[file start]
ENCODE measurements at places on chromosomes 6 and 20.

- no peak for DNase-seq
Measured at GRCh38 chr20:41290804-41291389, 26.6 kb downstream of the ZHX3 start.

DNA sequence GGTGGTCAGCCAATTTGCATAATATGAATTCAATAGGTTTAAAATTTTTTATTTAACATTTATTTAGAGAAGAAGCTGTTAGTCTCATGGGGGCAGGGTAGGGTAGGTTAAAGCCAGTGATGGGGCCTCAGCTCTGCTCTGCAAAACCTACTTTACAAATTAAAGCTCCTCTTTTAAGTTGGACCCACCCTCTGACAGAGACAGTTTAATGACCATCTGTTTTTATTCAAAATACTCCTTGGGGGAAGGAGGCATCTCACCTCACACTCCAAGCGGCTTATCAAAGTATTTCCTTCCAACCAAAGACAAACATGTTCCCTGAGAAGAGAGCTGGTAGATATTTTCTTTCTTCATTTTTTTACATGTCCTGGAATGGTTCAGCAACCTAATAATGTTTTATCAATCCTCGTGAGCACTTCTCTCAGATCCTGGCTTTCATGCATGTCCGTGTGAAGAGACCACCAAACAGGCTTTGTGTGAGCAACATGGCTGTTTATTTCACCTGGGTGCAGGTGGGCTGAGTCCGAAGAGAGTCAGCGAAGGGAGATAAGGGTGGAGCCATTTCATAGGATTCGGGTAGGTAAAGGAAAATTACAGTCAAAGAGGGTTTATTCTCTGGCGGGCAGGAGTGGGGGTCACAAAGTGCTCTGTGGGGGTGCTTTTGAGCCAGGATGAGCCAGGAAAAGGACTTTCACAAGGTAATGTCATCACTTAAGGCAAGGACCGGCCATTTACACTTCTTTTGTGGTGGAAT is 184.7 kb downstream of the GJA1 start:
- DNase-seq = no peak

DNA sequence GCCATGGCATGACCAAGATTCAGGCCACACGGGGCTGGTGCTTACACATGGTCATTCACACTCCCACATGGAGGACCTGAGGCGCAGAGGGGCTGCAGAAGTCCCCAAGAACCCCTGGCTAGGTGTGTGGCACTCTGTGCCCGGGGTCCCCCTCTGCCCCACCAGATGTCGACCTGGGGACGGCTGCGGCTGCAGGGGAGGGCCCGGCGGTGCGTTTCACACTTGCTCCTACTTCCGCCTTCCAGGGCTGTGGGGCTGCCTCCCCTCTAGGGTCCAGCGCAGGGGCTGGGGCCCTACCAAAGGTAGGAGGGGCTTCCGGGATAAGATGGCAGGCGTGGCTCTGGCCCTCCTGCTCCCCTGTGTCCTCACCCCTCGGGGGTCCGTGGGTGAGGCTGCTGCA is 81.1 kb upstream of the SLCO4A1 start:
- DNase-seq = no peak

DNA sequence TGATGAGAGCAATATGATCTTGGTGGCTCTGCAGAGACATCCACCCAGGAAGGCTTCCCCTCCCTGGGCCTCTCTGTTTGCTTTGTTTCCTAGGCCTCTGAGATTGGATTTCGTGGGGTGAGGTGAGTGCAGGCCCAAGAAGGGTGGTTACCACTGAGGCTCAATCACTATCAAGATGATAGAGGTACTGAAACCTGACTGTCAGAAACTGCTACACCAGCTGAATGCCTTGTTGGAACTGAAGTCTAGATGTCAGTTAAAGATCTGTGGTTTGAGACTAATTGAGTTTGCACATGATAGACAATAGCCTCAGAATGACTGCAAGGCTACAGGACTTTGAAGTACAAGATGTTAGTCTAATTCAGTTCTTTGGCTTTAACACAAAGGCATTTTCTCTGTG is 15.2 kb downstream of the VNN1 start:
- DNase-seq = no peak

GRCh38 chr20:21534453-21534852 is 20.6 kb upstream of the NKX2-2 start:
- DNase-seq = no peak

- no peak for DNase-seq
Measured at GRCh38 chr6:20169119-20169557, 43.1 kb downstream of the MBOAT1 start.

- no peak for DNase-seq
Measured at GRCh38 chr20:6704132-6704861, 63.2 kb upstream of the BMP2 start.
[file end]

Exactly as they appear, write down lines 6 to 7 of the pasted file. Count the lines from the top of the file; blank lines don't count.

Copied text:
DNA sequence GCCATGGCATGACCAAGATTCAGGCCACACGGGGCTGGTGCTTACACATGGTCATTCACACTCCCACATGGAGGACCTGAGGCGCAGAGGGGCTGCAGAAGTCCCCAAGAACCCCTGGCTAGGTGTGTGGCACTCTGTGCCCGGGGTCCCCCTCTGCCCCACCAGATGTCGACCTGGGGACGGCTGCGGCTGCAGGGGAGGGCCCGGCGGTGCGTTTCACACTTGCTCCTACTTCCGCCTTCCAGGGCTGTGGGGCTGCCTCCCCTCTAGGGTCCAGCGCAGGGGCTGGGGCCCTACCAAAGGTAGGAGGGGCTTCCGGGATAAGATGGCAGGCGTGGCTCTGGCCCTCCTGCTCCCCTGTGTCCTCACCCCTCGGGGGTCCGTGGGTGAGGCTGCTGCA is 81.1 kb upstream of the SLCO4A1 start:
- DNase-seq = no peak